CG: The real story was like that. When I read the news, I went to see the real character. He’s something else. He makes money off this. He’s a very special person. He’s trying to survive like anyone else. He’s not a saint just because he’s dealing with dead people. It’s business. I got very close to him, in an emotional way. He had gone to Morocco many times. I always say that reality is much more fascinating than film. He is very different from my character.
DW: Did you consider making a documentary about this? Why did you choose fiction?
CG: I like fiction, I like stories. What is the point of making films? Emotionally you get much more involved. I like to make fiction, because you put people under the skin of the characters, which is something you don’t get with documentaries, no?
With documentaries I think you are freer, strangely enough. With fiction films, you can manipulate more, but at the same time you are more constrained, because the story has to follow a particular path, the dialogue is more controlled.
DW: We live in a globally integrated capitalism, where information and money are allowed to cross borders, but people are not. North America, Europe are creating fortresses to keep the poorest people out. What is your attitude toward the European Union policy on immigration, and the Spanish government’s policy in particular?
CG: I think it’s hypocritical. I’ll speak about Spain, which I know better. We are in an economic crisis now, but previously, for years we were growing economically, and growing and growing. Why? Because we had immigrants coming in to work, getting lower salaries, and businesses were not paying taxes on the workers. That’s why Spain got rich. Who’s taking care of our kids? Immigrants. Who’s taking care of the old people? Immigrants. Who are doing all the dirty jobs that we really need?
The politicians use this in a bad way. When there is a problem, it’s the fault of the immigrants. If we are in a crisis, the immigrants have to get out, because they are taking our jobs. But before, we were using them as we wanted to. So it’s terrible, in my opinion.
These terms are terrible, “illegals.” Who can say you are “illegal”? You are a person. For me, it’s terrible, it’s garbage. It’s very unfair.
And we are lucky because we are in the right part of the world at the right moment, but things could turn around in a moment. You could be that person, that immigrant, and you should be able to realize that and feel that. That would make us much more compassionate.
Nobody ever seems to ask themselves, why would people leave their homes? I was living in New York for years, it wasn’t easy to leave my home, my language, to leave somewhere where you control things, where you know the body language. It’s not easy. Nobody wants to do it. Nobody does it on a whim, nobody does this capriciously.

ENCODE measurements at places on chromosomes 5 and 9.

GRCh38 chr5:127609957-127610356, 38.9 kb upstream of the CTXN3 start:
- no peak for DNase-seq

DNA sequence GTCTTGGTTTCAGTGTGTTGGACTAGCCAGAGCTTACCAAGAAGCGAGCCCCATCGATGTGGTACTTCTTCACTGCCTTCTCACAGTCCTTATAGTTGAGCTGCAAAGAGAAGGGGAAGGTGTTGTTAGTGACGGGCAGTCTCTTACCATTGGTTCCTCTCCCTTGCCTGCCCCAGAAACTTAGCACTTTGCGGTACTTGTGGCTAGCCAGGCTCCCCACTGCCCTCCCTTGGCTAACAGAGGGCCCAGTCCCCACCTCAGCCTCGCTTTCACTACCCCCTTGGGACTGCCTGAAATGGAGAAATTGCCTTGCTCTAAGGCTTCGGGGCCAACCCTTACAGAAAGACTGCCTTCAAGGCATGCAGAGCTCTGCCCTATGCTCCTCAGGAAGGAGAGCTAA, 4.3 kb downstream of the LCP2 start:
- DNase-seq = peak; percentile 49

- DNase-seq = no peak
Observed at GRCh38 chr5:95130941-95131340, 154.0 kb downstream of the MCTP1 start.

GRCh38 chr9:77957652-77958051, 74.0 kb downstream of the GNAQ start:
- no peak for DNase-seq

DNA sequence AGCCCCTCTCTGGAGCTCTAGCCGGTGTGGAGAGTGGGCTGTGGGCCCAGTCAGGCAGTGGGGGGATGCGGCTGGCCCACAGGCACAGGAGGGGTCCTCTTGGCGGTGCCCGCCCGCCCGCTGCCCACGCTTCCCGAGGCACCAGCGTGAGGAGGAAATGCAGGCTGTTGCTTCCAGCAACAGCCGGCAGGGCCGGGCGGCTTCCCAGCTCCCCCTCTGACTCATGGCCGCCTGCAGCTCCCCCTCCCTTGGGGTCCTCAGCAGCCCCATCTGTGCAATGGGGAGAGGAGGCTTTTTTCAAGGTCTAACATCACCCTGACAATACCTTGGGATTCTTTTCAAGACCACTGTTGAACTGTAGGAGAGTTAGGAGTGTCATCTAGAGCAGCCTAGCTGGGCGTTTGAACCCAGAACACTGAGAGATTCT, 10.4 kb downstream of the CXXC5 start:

It’s all political, the propaganda about immigrants. Nobody talks about simple things, that no one wants to leave their country where they feel safe.
DW: Do you think these tragedies will continue?
CG: Oh, yes, forever. Forever and ever. Nobody’s going to stop this. We have these border crossings in the north of Morocco, land crossings, in Melilla and Ceuta [Spanish enclaves on the North African coast]. Twenty years ago, it was no big deal. People came and went. When we started to get richer, they built a fence. More discreet than a wall. People were jumping over the fence. In 2005 a lot of people who were waiting took a big jump, like 200 people. A massive attack, according to the news. A big scandal. They made a bigger fence, more difficult to jump. It won’t stop.
People know that if they go by boat, they may die, but they go by boat, and some die. So nobody is going to stop that. Like the border with Mexico. How many years has that been going on?
DW: In dealing with social problems, how do you avoid oversimplifying matters, formulas?
CG: As a filmmaker you are telling stories, you have to implicate your audience. Like I said, I like fiction. You want to tell a human story. You have to forget all this intellectual stuff, and tell a story. You try to clean the story up, go to the characters.
It’s difficult to make movies like this. Everyone respects it. I think it’s a good movie. But commercially, it’s a nightmare. Do you think in the States they would like this movie?
DW: Yes, but whether or not they’ll have a chance to see it is another question. There’s a de facto censorship.
CG: That’s the problem. Even in Madrid it’s difficult to see good movies.